Wednesday, June 15, 2016

Learning about scenario tasks

For the internship, we have been following a schedule where we research topics about usability testing. After that "research" phase, we'll start building our usability tests. And we are almost finished with that "research" phase.

Please follow along as we start our new research topic: scenario tasks!

In this segment, we will examine scenario tasks. We started to explore this topic somewhat during last week's research on scenarios. Scenarios are similar to scenario tasks, but they are not the same. A scenario describes how a real person would use the software. By contrast, a scenario task is given to a tester during a usability test to have them perform a task representative of how real people use the software.

The scenario task must represent what users would actually need to do with the software, what users are looking for in the software (therefore, they follow from personas and scenarios). A well-crafted scenario task will help you to uncover usability issues more effectively.

I've shared a few resources that should help in this week's research:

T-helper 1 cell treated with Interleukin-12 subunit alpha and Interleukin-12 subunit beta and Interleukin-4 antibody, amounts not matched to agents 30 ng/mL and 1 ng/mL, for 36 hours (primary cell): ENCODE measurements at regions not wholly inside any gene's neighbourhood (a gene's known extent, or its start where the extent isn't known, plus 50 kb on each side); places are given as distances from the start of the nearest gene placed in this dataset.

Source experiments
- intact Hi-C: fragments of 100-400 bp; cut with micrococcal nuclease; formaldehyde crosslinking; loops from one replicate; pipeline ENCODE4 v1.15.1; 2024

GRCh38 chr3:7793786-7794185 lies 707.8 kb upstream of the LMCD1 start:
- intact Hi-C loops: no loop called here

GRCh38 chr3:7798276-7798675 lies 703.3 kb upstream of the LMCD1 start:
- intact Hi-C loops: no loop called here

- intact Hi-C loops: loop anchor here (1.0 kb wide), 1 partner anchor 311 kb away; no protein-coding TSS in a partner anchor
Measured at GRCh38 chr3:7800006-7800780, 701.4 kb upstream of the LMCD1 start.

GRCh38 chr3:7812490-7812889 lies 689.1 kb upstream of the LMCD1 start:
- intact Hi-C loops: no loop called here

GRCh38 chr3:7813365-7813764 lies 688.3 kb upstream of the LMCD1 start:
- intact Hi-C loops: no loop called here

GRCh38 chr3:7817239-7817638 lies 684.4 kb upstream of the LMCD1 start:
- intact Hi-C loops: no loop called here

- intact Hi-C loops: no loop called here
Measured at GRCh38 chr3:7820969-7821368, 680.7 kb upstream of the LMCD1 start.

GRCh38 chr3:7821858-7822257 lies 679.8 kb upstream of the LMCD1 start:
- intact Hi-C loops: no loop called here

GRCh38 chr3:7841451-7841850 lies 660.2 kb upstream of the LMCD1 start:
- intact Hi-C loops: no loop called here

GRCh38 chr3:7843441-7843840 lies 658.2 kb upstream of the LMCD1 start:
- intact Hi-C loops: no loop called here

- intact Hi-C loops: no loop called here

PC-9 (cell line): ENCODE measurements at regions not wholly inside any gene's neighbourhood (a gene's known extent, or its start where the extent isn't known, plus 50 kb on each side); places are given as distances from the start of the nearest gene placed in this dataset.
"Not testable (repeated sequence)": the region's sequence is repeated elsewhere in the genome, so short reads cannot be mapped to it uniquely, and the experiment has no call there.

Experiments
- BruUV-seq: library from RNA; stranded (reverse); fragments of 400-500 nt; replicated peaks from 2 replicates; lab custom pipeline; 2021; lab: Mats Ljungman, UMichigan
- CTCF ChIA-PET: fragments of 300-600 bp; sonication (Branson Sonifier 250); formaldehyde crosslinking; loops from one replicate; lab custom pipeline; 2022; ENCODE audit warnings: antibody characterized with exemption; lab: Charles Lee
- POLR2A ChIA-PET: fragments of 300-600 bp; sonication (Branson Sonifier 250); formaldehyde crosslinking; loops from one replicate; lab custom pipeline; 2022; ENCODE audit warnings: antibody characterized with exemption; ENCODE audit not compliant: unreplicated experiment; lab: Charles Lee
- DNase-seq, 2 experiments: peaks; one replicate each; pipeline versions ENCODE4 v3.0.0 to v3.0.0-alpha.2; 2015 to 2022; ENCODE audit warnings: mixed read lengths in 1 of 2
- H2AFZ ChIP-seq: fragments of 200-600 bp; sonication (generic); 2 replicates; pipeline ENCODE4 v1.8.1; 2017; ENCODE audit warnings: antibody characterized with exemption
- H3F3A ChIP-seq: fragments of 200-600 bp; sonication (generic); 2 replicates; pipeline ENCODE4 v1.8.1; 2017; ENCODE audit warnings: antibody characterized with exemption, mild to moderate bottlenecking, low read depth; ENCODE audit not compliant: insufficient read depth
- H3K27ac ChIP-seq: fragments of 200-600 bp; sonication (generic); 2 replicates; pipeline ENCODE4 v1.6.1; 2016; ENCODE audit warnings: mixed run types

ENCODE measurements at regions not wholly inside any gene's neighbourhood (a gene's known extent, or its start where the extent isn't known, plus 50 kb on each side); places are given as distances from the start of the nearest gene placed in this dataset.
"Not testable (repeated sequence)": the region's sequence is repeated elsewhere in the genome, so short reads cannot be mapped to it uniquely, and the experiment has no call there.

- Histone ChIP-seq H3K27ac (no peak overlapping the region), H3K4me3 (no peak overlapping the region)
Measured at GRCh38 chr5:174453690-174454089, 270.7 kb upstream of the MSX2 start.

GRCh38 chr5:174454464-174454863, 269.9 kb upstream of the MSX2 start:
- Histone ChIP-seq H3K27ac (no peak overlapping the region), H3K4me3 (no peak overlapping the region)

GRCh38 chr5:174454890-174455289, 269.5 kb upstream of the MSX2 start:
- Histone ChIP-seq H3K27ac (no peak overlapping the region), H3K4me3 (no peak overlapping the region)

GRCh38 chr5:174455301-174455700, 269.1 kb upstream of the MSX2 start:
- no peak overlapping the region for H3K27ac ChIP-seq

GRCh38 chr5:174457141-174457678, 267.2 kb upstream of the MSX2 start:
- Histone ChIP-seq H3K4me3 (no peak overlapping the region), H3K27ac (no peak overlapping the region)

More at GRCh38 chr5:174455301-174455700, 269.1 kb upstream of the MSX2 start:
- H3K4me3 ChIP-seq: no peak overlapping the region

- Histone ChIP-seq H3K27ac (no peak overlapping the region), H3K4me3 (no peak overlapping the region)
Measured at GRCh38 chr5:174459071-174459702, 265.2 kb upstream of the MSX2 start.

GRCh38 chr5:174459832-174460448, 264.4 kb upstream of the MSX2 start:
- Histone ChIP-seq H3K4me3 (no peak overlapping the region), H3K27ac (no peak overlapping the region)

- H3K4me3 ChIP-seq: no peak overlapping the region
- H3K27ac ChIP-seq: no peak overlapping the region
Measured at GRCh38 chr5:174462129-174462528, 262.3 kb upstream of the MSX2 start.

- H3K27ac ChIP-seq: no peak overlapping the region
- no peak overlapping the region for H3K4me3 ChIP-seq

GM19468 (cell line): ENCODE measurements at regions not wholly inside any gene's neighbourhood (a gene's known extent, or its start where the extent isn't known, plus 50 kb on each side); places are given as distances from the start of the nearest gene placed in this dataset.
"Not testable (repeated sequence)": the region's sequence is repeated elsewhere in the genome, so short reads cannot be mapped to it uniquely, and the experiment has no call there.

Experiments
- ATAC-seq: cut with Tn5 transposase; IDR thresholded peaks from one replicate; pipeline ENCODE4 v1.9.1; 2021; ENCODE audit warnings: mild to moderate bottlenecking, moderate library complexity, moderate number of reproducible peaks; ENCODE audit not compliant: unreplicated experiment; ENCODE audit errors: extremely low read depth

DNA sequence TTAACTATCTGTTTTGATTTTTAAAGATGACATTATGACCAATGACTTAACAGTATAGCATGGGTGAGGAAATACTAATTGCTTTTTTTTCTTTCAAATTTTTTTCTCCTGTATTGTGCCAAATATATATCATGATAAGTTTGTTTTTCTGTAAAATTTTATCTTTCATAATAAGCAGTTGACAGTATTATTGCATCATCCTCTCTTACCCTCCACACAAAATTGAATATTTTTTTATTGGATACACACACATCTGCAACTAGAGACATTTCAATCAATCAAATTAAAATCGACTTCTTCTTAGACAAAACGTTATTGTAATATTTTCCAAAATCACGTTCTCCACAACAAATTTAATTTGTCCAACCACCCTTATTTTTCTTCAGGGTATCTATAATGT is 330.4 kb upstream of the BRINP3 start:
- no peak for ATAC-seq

1. Usability testing: how do we design effective tasks (Zhao, 2013)
  2. Seven Tips For Writing Usability Task Scenarios (Sauro, 2013)
  3. Turn User Goals into Task Scenarios for Usability Testing (Nielsen Norman Group, 2014)
Before Renata, Diana and Ciarrai were accepted to the Outreachy internship, they each had to present a "first contribution" in usability testing. For this first contribution, I asked them to find ten scenario tasks used in other GNOME usability tests, and perform their own usability tests with a few testers.

As part of this week's research on scenario tasks, Renata, Diana and Ciarrai will also reflect on their first contributions, and write about using these scenario tasks. Which scenario tasks worked well? Were there any scenario tasks that you would choose to improve?

Starting next week, we will transition to building our usability tests!
image: Outreachy

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